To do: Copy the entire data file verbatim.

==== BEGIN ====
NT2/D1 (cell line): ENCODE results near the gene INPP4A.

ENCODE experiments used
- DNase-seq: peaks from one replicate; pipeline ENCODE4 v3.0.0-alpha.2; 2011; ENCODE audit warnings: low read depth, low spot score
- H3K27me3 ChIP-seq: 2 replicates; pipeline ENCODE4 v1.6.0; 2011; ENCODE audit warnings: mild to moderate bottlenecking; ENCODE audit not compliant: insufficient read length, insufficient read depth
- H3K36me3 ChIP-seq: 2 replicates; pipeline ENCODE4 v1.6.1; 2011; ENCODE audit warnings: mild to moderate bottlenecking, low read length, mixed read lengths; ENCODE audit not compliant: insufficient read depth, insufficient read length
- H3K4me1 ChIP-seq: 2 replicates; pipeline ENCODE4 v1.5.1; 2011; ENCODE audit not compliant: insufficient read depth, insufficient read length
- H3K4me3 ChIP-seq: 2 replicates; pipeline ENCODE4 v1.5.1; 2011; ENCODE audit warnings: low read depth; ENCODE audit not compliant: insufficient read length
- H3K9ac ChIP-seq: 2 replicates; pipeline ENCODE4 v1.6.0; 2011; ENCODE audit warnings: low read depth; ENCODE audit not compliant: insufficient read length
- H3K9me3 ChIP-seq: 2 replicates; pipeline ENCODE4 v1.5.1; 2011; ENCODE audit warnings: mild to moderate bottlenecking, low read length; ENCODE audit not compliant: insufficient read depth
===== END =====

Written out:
NT2/D1 (cell line): ENCODE results near the gene INPP4A.

ENCODE experiments used
- DNase-seq: peaks from one replicate; pipeline ENCODE4 v3.0.0-alpha.2; 2011; ENCODE audit warnings: low read depth, low spot score
- H3K27me3 ChIP-seq: 2 replicates; pipeline ENCODE4 v1.6.0; 2011; ENCODE audit warnings: mild to moderate bottlenecking; ENCODE audit not compliant: insufficient read length, insufficient read depth
- H3K36me3 ChIP-seq: 2 replicates; pipeline ENCODE4 v1.6.1; 2011; ENCODE audit warnings: mild to moderate bottlenecking, low read length, mixed read lengths; ENCODE audit not compliant: insufficient read depth, insufficient read length
- H3K4me1 ChIP-seq: 2 replicates; pipeline ENCODE4 v1.5.1; 2011; ENCODE audit not compliant: insufficient read depth, insufficient read length
- H3K4me3 ChIP-seq: 2 replicates; pipeline ENCODE4 v1.5.1; 2011; ENCODE audit warnings: low read depth; ENCODE audit not compliant: insufficient read length
- H3K9ac ChIP-seq: 2 replicates; pipeline ENCODE4 v1.6.0; 2011; ENCODE audit warnings: low read depth; ENCODE audit not compliant: insufficient read length
- H3K9me3 ChIP-seq: 2 replicates; pipeline ENCODE4 v1.5.1; 2011; ENCODE audit warnings: mild to moderate bottlenecking, low read length; ENCODE audit not compliant: insufficient read depth